Some Texans Pushing Back on Sands Corp.’s Wishes For Texas Casinos

Written By Phil West on February 7, 2024
Photo of attorney Mitch Little, a conservative running for Texas Congress who has come out against the Sands Corp.'s push for Texas casinos

Last week, Patrick Dumont, the Las Vegas Sands Corp. President and Chief Operating Officer, made headlines on a quarterly earnings call where he shared a vision for future casinos in Texas.

However, that vision for the future hasn’t sat well with all Texans.

Mitch Little, a self-declared “constitutional conservative and lifelong Republican” vying for a Texas House of Representatives seat in the upcoming November election, posted to X (formerly Twitter) in response to Dumont’s call for casinos in Texas.

Little: Casinos ‘bring sex trafficking and admit that they do’

Little’s allegations about casinos included “they bring sex trafficking and admit that they do,” “most of their revenue is from problem or addict gamblers,” and “the wealth transfer that occurs is a net negative economic effect on communities.” He also contended that should Texas legalize casino gambling beyond the limited number of tribal casinos in Texas, “The rich (will) get richer while Texas families bear the cost of debt, bankruptcy, and crime.”

The initial comments from Dumont on the Sands earnings called for “the liberalization of gaming” in Texas as Sands aims to “facilitate the development of integrated resorts in the State of Texas.”

Dumont, as part of the Sands Corp., aligned with Dallas Mavericks owner and TV personality Mark Cuban over his family’s purchase of the NBA franchise. Dumont is the son-in-law of Miriam Adelson, the casino magnate whose family purchased the Mavericks, and was named Governor of the NBA franchise.

Texas Family Policy: Adelson will ‘again’ lose casino battle

Texas Family Policy president Brady Gray also took to the social media platform to vow his organization would fight casino lobbying efforts. He claimed:

“Adelson spent more than $10 million last year on this effort and lost. I’m sure she plans to spend even more next session, again she will lose.”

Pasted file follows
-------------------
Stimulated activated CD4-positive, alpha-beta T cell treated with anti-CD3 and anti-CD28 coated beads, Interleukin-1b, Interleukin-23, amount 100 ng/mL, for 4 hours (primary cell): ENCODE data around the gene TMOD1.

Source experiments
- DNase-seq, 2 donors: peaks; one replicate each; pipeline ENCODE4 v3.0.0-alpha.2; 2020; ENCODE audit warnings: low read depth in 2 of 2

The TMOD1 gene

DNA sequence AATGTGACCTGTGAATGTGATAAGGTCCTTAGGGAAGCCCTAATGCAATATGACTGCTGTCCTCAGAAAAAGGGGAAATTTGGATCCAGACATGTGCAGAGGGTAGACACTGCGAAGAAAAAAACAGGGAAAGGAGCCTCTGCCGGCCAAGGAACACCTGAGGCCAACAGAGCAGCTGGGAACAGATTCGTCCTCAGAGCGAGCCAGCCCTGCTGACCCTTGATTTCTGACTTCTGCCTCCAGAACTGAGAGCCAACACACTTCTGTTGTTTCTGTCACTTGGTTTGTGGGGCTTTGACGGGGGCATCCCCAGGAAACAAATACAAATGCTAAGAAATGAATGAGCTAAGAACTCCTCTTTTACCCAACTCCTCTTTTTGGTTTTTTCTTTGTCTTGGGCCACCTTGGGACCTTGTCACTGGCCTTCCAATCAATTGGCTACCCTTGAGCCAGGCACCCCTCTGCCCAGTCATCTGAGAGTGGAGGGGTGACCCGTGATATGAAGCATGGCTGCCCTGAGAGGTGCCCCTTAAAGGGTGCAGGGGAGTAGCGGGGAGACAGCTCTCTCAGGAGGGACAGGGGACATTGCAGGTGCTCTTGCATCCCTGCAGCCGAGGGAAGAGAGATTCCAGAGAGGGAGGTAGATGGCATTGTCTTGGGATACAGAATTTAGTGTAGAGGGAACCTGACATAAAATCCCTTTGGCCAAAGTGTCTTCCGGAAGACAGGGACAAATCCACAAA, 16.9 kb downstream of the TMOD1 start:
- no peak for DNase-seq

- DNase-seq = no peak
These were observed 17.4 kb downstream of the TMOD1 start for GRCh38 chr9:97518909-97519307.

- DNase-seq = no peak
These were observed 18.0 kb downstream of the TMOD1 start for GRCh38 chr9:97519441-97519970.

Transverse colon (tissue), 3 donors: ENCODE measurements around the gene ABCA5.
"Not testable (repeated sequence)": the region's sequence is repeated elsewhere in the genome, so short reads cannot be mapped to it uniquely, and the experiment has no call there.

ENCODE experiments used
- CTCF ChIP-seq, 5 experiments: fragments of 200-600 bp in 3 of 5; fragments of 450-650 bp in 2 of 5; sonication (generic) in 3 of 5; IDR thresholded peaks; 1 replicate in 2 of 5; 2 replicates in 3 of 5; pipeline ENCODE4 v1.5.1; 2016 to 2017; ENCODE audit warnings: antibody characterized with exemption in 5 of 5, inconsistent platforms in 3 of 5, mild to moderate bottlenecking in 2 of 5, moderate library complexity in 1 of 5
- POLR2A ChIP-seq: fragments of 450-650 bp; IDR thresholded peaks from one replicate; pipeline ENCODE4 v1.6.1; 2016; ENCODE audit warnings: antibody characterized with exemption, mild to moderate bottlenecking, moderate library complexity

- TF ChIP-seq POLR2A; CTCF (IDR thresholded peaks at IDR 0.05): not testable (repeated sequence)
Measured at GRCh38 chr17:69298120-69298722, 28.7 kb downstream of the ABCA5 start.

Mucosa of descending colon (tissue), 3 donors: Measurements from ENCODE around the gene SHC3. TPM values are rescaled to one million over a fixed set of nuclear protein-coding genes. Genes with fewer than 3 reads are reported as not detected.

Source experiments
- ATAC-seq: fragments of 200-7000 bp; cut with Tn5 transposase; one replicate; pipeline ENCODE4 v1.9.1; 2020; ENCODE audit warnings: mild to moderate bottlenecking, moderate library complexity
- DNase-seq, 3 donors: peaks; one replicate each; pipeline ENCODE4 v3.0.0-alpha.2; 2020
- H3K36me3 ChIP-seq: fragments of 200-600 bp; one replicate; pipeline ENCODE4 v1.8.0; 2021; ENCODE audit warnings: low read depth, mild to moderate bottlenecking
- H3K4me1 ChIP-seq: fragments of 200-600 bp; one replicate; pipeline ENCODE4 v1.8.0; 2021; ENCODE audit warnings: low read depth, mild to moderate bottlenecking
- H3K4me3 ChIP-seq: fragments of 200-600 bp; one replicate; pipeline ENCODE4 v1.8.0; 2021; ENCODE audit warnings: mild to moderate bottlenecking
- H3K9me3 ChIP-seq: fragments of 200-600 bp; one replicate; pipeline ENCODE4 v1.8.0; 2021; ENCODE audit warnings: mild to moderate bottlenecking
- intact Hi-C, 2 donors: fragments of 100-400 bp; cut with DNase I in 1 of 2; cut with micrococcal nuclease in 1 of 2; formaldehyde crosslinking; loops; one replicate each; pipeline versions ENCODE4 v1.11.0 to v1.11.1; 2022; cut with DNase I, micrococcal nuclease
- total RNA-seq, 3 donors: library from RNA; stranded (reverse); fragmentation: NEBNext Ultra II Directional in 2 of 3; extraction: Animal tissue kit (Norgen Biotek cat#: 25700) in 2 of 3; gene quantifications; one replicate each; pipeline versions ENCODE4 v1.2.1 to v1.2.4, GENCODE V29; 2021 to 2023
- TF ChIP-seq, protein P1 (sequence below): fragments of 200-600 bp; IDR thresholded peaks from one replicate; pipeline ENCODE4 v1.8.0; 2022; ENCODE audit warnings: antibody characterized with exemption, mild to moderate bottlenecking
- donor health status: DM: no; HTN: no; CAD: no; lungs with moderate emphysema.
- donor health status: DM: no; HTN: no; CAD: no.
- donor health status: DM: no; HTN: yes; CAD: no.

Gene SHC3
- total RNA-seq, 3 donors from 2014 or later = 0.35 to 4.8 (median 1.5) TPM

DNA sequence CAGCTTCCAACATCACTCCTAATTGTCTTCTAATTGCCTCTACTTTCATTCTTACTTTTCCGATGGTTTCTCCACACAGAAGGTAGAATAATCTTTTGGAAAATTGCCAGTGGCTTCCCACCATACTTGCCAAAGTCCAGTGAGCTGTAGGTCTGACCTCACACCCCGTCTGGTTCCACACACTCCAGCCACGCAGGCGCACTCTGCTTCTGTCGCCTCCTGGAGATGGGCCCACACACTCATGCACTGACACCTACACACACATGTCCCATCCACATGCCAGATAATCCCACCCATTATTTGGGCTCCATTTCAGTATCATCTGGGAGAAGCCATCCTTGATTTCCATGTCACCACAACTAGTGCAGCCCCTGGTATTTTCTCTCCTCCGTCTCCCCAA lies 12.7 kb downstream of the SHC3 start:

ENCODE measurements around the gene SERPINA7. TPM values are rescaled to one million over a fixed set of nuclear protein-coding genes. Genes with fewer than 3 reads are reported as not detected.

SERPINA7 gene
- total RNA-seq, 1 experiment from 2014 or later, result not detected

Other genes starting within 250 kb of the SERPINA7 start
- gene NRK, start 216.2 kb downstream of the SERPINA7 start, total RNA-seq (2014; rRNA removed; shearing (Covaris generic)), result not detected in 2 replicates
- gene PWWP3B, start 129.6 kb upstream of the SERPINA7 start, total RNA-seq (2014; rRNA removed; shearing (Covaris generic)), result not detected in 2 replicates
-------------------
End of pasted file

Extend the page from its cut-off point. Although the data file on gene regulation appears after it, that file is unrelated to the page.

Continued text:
Dan Patrick, the Lieutenant Governor of Texas, is also a major obstacle to any gaming legislation. While the Texas House passed sports betting legislation in 2023, the Senate — which Patrick oversees — kept it from moving forward.

One source told Legal Sports Report, a sister site of PlayTexas, regarding sports betting, “As long as Dan Patrick isn’t on board, it’s not going to happen.”

Dallas may be on board. Will that matter?

But the Sands Corp. could have the Dallas City Council in its corner by next month, with Councilman Chad West leading an effort to take a council-wide vote on its stance. Should the measure pass, lobbying for casinos in Dallas could be part of the Council’s legislative agenda ahead of the state’s next session in 2025.

“As city leaders, we would be committing a disservice to our constituents if we fail to engage in discussions now about what legalization could look like for Dallas,” West told PlayTexas. “We need to discuss now how land use, public safety, taxation, and regulation will be handled if the state pulls the switch in a few months, allowing this new revenue and job source to roll out in Texas.”

Majority vs. the vocal, powerful minority

A Dallas Morning News story from January 2023 noted that 75% of Texans supported a proposed constitutional amendment by Sen. Carol Alvarado, prepared for the previous legislative session, “that would legalize sports betting and allow for up to four upscale ‘destination resorts.'”

But as that article noted:

“Measures to legalize more gaming always face an uphill climb in the GOP-controlled Legislature. Adding to the difficulty is the fact that gambling is banned in the Texas Constitution. To get gambling legalized, two measures must pass: a resolution to amend the constitution and a bill spelling out the details of licensing and regulation. Constitutional amendments require two-thirds approval in both the House and Senate. Voters would then have the final say.”

And while a majority supports legalizing casinos in Texas, a vocal minority clearly exists.

Photo by AP Photo/Eric Gay
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Phil West

Phil West is a longtime journalist based in Austin, Texas, whose bylines have appeared in The Daily Dot, Nautilus, Pro Soccer USA, Howler, Los Angeles Times, Seattle Times, Philadelphia Inquirer, San Antonio Express-News, Austin American-Statesman, and Austin Chronicle. He has also written two books about soccer.

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